This series of articles is inspired by legendary author, the late Stephen R Covey, whose bestselling book, The seven habits of highly effective people, impacted millions of people around the world. FSPs will do very well to consider the habits highlighted in these articles.
The first habit
As a quick reminder again, in the first article on the essential habits of highly successful FSPs under COFI, I highlighted the importance of defining reality and to be proactive. The reality is that the Conduct of Financial Institutions Act (COFI) is upon us, and it will impact your business. Best be proactive and start preparing for the next wave of regulatory reform.
The second habit – Seek first to understand, then to be understood
In the previous articles (Parts 1 and 2) I highlighted that it will be necessary to reassess, and stress-test your business and your client engagement process before conducting business under the new Act. I also highlighted the importance of seeking first to truly understand the fundamentals of COFI before expressing an uninformed opinion and potentially leading your team in the wrong direction.
In the previous two articles I mentioned the significance of understanding the purpose or objective of the Act and that COFI does not stand on its own. It must be read with the Financial Sector Regulation Act as the FSR Act created the regulatory foundation for COFI to exist. These articles are available in the Member Resources for those who missed it.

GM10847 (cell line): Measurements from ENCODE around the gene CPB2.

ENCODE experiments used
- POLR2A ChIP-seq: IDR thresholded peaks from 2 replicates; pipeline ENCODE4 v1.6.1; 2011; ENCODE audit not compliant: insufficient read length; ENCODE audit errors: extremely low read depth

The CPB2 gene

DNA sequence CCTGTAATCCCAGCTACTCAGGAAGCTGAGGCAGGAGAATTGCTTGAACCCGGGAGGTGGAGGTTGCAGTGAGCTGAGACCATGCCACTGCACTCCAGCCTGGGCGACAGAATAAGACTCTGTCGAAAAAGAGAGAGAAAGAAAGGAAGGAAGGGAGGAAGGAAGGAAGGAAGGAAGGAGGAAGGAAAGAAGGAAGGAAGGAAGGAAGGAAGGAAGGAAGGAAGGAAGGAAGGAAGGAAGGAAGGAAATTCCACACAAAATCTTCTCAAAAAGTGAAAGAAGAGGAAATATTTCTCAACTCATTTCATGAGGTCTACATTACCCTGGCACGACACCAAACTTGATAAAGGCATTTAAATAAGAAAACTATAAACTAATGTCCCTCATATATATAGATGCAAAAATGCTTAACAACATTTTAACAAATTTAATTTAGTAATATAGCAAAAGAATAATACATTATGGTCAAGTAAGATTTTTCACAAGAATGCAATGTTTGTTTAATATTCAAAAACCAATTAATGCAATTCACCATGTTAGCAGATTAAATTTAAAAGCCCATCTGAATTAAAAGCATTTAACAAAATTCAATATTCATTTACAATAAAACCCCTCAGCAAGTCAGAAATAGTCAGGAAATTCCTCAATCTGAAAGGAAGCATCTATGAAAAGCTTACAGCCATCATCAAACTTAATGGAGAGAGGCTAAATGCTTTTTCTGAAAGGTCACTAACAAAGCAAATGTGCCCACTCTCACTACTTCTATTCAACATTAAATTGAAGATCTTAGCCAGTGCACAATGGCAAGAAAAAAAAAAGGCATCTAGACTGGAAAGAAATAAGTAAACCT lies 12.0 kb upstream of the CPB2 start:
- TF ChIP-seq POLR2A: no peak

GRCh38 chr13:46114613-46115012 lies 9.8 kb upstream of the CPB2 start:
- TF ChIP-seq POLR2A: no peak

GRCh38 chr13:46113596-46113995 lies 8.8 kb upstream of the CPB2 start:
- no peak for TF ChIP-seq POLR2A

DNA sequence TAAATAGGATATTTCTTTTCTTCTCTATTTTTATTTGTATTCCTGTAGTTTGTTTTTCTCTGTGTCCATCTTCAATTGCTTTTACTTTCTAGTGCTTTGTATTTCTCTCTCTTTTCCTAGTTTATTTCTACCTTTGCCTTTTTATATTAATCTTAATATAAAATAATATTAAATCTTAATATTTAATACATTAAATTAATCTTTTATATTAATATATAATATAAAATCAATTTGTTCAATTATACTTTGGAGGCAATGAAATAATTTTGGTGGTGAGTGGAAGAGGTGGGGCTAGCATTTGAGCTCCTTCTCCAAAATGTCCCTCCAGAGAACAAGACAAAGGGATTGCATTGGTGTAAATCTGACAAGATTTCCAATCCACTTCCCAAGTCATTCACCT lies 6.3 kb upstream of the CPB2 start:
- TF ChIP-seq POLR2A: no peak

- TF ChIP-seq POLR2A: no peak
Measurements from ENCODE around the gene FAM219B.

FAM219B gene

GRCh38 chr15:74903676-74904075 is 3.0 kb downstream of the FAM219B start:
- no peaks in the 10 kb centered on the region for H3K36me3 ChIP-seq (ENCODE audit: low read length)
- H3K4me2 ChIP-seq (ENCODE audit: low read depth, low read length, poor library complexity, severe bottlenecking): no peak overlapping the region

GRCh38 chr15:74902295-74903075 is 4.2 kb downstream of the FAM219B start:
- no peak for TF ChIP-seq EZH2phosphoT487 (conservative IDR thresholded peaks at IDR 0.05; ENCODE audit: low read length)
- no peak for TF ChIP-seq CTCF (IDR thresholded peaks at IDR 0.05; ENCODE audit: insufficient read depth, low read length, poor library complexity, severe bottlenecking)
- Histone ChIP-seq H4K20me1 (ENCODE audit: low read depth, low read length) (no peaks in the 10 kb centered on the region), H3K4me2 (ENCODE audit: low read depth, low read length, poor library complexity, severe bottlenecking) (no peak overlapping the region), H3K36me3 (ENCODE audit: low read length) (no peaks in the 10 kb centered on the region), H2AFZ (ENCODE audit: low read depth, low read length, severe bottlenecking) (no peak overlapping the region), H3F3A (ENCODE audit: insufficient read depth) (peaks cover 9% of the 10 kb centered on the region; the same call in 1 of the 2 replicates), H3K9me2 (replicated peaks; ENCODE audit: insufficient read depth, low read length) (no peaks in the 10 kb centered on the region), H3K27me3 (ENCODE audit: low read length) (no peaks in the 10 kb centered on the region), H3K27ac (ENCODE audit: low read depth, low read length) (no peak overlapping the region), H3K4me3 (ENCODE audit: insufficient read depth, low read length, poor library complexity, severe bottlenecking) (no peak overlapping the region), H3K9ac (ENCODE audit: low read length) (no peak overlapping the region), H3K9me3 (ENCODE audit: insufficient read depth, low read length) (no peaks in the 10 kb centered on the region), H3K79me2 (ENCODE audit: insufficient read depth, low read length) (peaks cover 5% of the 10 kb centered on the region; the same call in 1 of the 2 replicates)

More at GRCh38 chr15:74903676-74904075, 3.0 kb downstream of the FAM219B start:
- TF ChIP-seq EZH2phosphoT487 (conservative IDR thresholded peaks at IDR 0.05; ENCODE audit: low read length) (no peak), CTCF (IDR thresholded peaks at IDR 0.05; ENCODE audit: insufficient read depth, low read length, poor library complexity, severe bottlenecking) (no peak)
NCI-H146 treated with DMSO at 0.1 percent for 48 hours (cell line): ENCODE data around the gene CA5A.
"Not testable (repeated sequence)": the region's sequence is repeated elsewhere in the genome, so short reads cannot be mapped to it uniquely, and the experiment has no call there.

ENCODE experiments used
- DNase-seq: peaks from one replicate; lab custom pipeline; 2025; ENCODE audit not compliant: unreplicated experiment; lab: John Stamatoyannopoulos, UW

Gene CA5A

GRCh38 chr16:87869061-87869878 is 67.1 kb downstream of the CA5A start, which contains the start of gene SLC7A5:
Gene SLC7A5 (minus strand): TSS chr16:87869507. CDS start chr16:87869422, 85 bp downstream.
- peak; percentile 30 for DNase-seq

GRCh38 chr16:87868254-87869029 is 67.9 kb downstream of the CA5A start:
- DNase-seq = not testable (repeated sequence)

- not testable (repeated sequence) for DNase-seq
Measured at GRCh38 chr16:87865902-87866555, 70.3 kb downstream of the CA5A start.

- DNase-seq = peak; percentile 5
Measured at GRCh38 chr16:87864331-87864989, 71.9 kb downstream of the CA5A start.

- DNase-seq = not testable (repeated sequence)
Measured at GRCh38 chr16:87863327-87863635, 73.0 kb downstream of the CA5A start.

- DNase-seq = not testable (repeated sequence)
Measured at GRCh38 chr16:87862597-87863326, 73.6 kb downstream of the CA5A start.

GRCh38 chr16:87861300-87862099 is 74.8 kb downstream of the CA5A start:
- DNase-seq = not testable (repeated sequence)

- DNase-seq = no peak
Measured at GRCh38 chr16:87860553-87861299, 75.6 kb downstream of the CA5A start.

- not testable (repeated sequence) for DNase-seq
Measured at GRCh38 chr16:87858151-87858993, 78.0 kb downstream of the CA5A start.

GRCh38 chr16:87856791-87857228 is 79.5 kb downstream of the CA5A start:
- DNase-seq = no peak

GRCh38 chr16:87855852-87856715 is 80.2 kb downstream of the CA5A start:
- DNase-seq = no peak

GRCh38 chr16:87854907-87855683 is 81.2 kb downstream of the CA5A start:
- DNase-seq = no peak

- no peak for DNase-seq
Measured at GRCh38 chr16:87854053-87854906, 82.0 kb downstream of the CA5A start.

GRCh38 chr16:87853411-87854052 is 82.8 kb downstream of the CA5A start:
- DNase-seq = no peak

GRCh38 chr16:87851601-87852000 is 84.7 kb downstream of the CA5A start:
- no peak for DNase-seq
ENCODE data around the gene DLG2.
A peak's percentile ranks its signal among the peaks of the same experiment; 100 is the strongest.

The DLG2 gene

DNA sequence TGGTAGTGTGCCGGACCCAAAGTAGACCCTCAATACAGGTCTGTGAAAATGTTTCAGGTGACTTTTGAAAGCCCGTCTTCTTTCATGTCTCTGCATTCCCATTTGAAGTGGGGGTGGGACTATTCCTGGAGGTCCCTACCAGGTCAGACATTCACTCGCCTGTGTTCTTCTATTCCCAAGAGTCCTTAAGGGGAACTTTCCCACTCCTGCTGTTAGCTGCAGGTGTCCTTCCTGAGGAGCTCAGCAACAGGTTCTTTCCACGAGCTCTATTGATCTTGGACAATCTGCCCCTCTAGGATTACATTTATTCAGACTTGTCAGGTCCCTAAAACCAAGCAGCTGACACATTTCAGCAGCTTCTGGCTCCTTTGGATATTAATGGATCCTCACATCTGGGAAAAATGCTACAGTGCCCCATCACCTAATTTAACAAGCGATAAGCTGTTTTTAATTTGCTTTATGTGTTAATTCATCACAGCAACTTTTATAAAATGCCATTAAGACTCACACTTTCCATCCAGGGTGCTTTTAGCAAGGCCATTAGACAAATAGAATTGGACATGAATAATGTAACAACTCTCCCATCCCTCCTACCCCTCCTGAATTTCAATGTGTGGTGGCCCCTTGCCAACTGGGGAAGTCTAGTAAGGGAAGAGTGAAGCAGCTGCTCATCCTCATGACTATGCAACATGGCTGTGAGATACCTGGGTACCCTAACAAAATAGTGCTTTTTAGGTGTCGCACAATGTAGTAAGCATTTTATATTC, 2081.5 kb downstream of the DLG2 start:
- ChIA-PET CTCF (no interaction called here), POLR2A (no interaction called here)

The third aspect that FSPs should be aware of is that the principles of Treating Customers Fairly (TCF) will be incorporated into the COFI Act.
As recorded on the FSCA website, Treating Customers Fairly (TCF) is an outcomes based regulatory and supervisory approach designed to ensure that regulated financial institutions deliver specific, clearly set out fairness outcomes for financial customers. Regulated entities are expected to demonstrate that they deliver the following six TCF Outcomes to their customers throughout the product life cycle, from product design and promotion, through advice and servicing, to complaints and claims handling:
– Customers can be confident they are dealing with firms where TCF is central to the corporate culture;
– Products & services marketed and sold in the retail market are designed to meet the needs of identified customer groups and are targeted accordingly;
– Customers are provided with clear information and kept appropriately informed before, during and after point of sale;
– Where advice is given, it is suitable and takes account of customer circumstance;
– Products perform as firms have led customers to expect, and service is of an acceptable standard and as they have been led to expect; and
– Customers do not face unreasonable post-sale barriers imposed by firms to change products, switch providers, submit a claim or make a complaint.